Tonbridge History

Russell White, first Bishop of Tonbridge

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Russell White

Russell B. White became the first person to carry the title of Bishop of Tonbridge in 1959, when the post was created as suffragan (assistant) to the Bishop of Rochester. He had previously been Vicar of Tonbridge, described as 'probably the most popular and hardworking Vicar ever to lead the Christian community in the town. His interests were legion and he took an active interest in most town affairs'.* His son, John White, has kindly provided the following details of his father's life:

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Morning Service c.1955 with Revd White on the right and Edgar Dent, organist and choirmaster, conducting the choir

Russell White was Vicar of Tonbridge for fourteen years from 1945 to 1959 and the first Bishop of Tonbridge for the following nine years until 1968, a total of twenty-three years closely connected with the town. He was born in London in 1896, attended the City of Oxford School and then served in the Queen's Own Oxfordshire Hussars from January 1915 to the end of World War I in 1918. After obtaining his degree in Modern History at St. Edmund Hall, Oxford, and attending Wycliffe Hall Theological College, he was vicar of several parishes in turn and at one time Chaplain to the Mercers' Company.

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The new East Window in the Parish Church

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The Whites lived in the ten-bedroom Victorian vicarage, later replaced by the smaller one visible on the right here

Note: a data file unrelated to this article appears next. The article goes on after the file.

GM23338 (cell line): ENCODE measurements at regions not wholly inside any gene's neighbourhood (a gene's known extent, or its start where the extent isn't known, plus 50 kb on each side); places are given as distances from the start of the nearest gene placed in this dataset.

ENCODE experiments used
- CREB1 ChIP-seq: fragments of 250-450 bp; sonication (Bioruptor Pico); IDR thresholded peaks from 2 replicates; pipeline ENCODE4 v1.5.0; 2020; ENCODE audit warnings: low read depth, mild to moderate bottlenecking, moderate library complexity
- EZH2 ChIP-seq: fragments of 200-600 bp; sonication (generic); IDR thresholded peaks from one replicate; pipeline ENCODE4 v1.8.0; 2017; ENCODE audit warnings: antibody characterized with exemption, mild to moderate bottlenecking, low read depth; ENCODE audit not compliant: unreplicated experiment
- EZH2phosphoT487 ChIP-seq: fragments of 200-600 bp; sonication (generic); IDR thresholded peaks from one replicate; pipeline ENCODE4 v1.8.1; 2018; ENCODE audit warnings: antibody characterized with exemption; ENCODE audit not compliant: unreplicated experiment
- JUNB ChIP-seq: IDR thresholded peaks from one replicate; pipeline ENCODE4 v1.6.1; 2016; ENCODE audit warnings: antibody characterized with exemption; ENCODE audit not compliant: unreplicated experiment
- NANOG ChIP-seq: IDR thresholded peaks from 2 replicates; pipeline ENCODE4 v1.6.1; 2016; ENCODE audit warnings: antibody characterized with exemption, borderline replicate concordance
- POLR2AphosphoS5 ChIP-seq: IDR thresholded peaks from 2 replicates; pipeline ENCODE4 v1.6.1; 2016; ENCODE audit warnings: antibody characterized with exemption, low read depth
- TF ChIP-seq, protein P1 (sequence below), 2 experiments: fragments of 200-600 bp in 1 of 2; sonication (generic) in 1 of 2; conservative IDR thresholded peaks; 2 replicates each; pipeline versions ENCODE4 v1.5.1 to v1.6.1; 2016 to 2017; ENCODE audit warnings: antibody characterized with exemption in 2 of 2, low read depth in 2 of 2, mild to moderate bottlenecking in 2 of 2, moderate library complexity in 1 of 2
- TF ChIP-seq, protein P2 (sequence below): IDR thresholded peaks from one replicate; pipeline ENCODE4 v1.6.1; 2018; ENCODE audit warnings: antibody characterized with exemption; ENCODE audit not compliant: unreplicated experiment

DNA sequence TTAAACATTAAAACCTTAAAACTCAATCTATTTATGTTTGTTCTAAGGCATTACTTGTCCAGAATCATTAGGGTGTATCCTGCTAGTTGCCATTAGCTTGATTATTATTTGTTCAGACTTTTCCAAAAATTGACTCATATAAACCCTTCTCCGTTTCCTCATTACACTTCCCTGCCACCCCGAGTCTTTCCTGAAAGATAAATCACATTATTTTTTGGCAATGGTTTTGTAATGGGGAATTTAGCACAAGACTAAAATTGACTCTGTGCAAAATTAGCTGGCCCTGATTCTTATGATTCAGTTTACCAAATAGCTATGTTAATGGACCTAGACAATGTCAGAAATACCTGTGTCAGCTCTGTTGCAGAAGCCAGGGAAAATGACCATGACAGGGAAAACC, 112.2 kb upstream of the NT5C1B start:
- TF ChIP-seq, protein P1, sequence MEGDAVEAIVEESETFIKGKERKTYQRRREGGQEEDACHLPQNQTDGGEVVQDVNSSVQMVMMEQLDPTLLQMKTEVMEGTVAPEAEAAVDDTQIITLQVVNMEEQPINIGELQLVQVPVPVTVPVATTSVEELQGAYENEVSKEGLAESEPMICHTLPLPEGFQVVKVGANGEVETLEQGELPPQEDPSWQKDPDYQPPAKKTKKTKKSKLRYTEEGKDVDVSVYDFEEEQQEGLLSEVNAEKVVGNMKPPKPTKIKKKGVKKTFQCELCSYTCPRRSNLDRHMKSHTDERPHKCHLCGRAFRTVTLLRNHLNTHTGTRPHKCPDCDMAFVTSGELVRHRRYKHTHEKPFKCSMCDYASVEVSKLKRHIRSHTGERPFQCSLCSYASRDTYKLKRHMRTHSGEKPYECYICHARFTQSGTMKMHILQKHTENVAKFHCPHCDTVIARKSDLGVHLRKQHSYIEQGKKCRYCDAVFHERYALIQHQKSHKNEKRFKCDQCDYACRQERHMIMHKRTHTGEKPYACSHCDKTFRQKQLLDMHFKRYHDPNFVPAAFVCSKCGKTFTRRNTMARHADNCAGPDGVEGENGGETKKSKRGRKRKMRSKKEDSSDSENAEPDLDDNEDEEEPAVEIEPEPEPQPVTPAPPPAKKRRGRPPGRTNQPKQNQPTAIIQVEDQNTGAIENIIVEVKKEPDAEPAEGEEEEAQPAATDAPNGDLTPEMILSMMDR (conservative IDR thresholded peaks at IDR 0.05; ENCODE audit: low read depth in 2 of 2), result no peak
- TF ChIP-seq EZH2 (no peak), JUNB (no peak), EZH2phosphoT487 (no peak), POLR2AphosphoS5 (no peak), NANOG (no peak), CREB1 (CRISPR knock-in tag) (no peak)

On becoming Vicar of Tonbridge immediately after World War II, he was largely instrumental in raising thousands of pounds for the major restoration of the Parish Church which had suffered war damage and general neglect for some years previously. Among the many fund-raising events was an Old English Fair held at Tonbridge Castle and opened by HRH The Duchess of Kent. The culmination of this work was the installation of the highly acclaimed great East Window of the Parish Church designed and made by Leonard Walker. During his time as Vicar, Russell White was appointed Rural Dean of Tonbridge, a Proctor in Convocation, an Honorary Canon of Rochester Cathedral and was also Chaplain to Sir Harry Goldsmid, High Sheriff of Kent. Having founded the Twickenham Philharmonic Society in his previous parish, he now started the Tonbridge Philharmonic Society. He also joined many other Tonbridge Societies and Clubs, sometimes invited to be President, ranging from Rotary, Rugby and Boy Scouts to the Ancient Order of Buffaloes.

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Portrait of Russell White in bishop's robes

On his retirement as Vicar and appointment as first Bishop of Tonbridge, Russell White was held in such high regard that, in addition to a number of other presentations, the townspeople of Tonbridge subscribed to an oil portrait of him in his bishop's robes which was presented to him by Councillor Mrs Burke in the Castle on the understanding that Tonbridge Urban District Council should act as its guardian and hang it the Council Chamber. The portrait, shown here, remained in the Castle for several years but is now in the vestry of the Parish Church.

As Bishop of Tonbridge, the now Right Reverend Russell White had to assume a much wider area of responsibility in the diocese and national church but he kept closely in touch with his former parish and the people of Tonbridge. His signature became 'Russell Tonbridge', in the manner of all bishops and during this time he lived in Tunbridge Wells. On his retirement he moved to Dorking where he died in December 1978. A large Memorial Service, at which the Bishop of Rochester preached, was held in January 1979 in Tonbridge Parish Church. Many other details of his life were published in the Tonbridge Free Press, the Courier and other newspapers.

*From Tonbridge Free Press Centenary by H. R. Pratt Boorman and Eric Maskell, 1969.